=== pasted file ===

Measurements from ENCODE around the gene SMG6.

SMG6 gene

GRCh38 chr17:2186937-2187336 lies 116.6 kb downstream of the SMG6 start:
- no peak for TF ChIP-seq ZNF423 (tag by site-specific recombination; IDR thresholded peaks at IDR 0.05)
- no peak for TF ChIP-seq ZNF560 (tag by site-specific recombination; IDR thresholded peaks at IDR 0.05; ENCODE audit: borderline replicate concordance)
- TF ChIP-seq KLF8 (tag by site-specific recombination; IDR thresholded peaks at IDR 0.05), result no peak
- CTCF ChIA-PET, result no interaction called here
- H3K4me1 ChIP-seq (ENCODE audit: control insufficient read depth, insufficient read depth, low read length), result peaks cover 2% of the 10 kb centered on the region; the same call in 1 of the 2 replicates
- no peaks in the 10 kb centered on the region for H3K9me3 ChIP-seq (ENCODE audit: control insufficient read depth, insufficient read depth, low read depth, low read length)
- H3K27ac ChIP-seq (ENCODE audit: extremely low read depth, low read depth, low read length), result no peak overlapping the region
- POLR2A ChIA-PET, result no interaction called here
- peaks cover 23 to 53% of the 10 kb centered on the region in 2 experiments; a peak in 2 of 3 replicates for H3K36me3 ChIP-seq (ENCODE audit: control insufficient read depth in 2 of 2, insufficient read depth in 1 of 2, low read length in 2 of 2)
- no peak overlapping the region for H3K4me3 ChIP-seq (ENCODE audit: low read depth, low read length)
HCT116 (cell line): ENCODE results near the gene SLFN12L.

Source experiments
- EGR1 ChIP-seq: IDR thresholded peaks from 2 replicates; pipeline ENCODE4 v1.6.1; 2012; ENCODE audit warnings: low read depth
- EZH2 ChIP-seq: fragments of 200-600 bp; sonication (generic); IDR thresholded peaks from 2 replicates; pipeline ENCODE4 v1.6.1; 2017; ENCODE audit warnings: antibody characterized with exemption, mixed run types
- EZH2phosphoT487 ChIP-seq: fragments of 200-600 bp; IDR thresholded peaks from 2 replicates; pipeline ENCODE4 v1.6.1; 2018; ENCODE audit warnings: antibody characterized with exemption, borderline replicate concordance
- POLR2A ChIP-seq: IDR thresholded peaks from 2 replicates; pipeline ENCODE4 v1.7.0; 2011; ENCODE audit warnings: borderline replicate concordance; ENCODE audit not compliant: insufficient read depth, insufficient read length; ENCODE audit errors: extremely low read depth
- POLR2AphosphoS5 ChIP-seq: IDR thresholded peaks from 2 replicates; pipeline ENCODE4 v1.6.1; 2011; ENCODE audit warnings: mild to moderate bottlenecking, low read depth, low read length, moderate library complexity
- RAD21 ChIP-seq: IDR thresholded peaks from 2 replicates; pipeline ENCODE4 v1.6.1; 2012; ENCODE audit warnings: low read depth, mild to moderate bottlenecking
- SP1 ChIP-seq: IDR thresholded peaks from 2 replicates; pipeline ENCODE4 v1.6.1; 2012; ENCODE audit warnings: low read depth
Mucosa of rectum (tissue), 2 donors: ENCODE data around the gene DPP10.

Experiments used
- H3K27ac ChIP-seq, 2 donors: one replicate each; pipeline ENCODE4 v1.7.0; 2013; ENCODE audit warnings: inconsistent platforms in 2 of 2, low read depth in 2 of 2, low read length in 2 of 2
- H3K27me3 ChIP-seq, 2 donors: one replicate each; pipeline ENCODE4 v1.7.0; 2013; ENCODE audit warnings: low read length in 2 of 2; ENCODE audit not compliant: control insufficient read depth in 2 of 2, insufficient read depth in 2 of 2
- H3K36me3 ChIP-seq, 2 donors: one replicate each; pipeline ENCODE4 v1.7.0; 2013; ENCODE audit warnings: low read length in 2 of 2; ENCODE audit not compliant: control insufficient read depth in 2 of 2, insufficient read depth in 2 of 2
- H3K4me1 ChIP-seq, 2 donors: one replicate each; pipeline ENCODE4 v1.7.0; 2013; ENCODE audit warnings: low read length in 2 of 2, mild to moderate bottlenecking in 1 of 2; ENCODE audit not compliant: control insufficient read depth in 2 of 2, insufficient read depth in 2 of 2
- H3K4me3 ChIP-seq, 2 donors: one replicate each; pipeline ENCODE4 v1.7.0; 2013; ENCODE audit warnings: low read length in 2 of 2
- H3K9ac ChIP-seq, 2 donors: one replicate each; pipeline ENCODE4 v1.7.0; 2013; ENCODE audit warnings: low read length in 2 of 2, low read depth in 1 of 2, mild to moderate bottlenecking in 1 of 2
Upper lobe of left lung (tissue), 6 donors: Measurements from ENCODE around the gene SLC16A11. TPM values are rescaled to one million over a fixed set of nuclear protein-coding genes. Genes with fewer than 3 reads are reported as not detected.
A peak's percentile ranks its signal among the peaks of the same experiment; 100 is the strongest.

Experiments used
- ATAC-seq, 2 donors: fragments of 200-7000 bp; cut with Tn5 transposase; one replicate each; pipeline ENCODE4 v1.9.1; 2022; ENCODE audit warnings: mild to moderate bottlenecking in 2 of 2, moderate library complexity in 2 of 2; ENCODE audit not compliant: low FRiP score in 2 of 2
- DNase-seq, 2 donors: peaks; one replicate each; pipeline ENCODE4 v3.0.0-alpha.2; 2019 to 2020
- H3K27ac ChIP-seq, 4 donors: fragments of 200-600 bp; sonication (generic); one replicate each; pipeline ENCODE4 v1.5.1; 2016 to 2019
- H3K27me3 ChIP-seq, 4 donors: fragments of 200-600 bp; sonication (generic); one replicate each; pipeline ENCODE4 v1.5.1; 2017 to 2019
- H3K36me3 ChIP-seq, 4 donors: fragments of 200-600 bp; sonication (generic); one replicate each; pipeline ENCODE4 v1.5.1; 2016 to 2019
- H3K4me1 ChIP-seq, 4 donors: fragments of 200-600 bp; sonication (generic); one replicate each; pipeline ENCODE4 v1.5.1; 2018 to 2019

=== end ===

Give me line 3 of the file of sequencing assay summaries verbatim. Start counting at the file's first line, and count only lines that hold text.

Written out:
GRCh38 chr17:2186937-2187336 lies 116.6 kb downstream of the SMG6 start: